Wednesday, June 1, 2011

Remember When . . . Things Weren't What You Expected?

As I'm researching this Revolutionary War story, as I'm reading a few other novels set in the same era (though concerning very different aspects of the time and places far removed), I'm learining so much! And it's challenging some of my basic perceptions.

I knew going in that when push came to shove with England, many folks living in the colonies couldn't bring themselves to openly revolt against the crown. I knew many of the soldiers in those snazzy red coats were in fact from America. I knew that.

But still it didn't really show me how, outside the seats of Patriotism, the Glorious Cause was not only unpopular, it was deemed a ridiculous idea. I think this is the first time I've really studied what went on in New York instead of in the war in general, so it's the first time I've really looked at how they perceived things. But the citizens of New York were, for the most part, firmly against the Patriots. When Washington fled the city and the British marched in, they welcomed them as liberators.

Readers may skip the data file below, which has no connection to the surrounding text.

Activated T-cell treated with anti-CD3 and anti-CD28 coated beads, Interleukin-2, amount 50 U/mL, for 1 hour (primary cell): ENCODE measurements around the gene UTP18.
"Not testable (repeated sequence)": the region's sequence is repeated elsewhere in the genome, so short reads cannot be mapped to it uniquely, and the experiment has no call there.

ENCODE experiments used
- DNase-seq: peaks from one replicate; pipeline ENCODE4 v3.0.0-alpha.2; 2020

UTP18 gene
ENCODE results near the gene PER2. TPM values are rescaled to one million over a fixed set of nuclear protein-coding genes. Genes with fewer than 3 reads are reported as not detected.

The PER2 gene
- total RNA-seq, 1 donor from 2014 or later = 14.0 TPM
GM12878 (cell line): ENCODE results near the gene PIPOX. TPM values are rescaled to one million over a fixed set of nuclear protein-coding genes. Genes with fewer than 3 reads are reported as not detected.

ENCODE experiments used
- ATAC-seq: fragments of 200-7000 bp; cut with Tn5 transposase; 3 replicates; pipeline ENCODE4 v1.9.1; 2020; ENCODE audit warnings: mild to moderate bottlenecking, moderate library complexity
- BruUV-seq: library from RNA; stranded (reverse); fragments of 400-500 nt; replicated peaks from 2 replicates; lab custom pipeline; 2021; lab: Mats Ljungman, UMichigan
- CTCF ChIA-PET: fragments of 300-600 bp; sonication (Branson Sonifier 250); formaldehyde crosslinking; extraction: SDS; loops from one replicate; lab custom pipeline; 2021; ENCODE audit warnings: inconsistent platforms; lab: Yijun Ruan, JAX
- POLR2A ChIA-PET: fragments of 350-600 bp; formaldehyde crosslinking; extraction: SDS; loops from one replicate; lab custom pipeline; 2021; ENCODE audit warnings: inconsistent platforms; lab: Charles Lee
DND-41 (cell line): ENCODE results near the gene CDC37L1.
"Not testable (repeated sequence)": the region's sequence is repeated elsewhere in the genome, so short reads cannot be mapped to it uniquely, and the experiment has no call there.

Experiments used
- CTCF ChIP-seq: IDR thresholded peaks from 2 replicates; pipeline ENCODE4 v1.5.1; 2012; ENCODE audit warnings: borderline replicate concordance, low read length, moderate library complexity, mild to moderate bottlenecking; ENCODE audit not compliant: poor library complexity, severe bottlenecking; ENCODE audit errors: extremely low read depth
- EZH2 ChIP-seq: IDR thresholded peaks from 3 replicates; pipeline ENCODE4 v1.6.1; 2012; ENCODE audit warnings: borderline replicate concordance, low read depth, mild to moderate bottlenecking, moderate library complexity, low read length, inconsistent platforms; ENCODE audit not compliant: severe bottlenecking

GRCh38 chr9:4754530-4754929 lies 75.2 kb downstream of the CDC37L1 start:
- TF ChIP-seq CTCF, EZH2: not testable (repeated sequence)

That said, over the years of British occupation, the harsh rule of those liberators did cause most Loyalists to revise their terminology and call them oppressors. But did that make them turn Patriot?

A few, maybe. But in general, no. They may have begun to think, "Hmm, the Patriot tyrants couldn't be any worse." But they still didn't believe in the cause. They were still pretty sure Washington wouldn't be able to mount another campaign, that this "United States" would crash and burn.

It's one of the many things that gets blurred over in school when we're learning about our nation's glorious founding, about the Sons of Liberty and the Boston Tea Party, the boycotts and the Declaration. I'm glad I first learned about the dream. But it's been really interesting to get a glimpse at the head-shakers.

Is there anything about our nation's history (or your nation's, if you're not in the U.S.) that it surprised you to learn?

Sidenote: I'm the blogger on Colonial Quills today, so come on over to hear what happens when the one church in town has to hit the road!

2 comments:

  1. This is fascinating, Roseanna. I'm sure there are huge gaps in my knowledge of the Revolutionary War.

    A couple of book recommendations if you haven't read them already:

    Johnny Tremaine--I actually read this in school, and it fueled my interest in that era

    Washington's Spies: The Story of America's First Spy Ring--I haven't read this one, but my daughter did as research for a college paper, and she found it fascinating

    Blessings!

    Cindy @Cindy's Book Club

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  2. Washinton's Spies is the one I just finished, Cindy! It was great. I got it from the library but then just ordered it so I could keep it forever. =)

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